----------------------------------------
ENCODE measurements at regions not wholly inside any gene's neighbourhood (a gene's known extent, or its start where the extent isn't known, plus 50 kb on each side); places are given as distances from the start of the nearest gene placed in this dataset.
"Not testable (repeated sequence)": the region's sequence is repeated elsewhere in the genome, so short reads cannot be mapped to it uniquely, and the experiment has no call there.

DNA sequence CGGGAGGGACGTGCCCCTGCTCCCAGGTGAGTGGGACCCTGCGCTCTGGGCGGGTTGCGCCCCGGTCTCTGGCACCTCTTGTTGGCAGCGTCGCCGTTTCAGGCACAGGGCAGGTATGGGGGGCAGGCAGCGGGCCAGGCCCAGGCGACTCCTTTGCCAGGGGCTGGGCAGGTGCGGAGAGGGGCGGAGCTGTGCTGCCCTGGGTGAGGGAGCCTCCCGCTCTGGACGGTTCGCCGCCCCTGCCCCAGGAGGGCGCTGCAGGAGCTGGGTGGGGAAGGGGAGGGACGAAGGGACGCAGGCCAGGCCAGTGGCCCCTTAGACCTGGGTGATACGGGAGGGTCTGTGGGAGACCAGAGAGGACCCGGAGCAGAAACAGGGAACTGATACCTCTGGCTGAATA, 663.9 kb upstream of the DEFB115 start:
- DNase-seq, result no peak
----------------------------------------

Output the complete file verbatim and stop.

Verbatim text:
ENCODE measurements at regions not wholly inside any gene's neighbourhood (a gene's known extent, or its start where the extent isn't known, plus 50 kb on each side); places are given as distances from the start of the nearest gene placed in this dataset.
"Not testable (repeated sequence)": the region's sequence is repeated elsewhere in the genome, so short reads cannot be mapped to it uniquely, and the experiment has no call there.

DNA sequence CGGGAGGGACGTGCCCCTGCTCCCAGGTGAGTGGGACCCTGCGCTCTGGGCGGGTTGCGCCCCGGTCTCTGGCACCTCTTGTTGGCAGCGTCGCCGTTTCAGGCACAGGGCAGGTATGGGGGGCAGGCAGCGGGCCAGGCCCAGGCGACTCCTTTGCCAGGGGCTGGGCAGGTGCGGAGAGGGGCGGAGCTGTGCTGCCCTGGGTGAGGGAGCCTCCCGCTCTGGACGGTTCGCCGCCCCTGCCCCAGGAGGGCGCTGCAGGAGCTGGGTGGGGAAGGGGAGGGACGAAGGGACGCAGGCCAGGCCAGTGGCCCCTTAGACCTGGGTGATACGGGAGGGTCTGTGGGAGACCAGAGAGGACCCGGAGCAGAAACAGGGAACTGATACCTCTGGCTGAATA, 663.9 kb upstream of the DEFB115 start:
- DNase-seq, result no peak